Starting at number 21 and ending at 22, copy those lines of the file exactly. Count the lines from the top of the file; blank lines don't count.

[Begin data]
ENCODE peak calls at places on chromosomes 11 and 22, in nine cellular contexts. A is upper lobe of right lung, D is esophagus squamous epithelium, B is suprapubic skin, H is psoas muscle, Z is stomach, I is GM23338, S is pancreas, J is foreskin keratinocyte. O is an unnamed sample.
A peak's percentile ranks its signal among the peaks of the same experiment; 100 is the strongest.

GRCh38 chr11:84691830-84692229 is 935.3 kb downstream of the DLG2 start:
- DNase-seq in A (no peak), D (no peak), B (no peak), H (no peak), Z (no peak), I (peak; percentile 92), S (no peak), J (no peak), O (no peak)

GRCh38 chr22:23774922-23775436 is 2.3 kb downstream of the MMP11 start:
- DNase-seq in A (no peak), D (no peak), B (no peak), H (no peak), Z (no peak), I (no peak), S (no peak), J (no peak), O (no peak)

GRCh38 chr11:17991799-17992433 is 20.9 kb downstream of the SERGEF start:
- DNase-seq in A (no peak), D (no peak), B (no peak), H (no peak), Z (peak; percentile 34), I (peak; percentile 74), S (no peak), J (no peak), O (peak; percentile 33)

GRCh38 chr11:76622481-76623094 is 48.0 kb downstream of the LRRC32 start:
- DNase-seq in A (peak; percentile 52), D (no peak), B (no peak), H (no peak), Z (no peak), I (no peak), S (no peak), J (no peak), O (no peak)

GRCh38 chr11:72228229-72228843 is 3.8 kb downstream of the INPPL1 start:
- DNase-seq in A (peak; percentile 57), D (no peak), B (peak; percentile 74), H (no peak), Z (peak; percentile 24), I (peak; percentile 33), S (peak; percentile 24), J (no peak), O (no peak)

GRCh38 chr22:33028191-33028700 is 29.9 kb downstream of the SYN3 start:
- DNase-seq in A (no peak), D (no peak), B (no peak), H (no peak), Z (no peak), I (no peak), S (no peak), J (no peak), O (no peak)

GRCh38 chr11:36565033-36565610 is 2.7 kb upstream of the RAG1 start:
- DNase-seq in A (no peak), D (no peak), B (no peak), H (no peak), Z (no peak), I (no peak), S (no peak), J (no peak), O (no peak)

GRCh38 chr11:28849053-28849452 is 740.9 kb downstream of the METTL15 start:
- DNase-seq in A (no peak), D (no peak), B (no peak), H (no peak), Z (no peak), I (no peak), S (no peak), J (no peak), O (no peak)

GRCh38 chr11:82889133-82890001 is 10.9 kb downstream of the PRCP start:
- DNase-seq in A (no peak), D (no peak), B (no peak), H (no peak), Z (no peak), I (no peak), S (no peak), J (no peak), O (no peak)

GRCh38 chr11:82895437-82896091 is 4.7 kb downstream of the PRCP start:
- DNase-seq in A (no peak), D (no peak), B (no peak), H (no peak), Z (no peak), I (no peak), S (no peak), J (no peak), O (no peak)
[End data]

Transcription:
GRCh38 chr11:82895437-82896091 is 4.7 kb downstream of the PRCP start:
- DNase-seq in A (no peak), D (no peak), B (no peak), H (no peak), Z (no peak), I (no peak), S (no peak), J (no peak), O (no peak)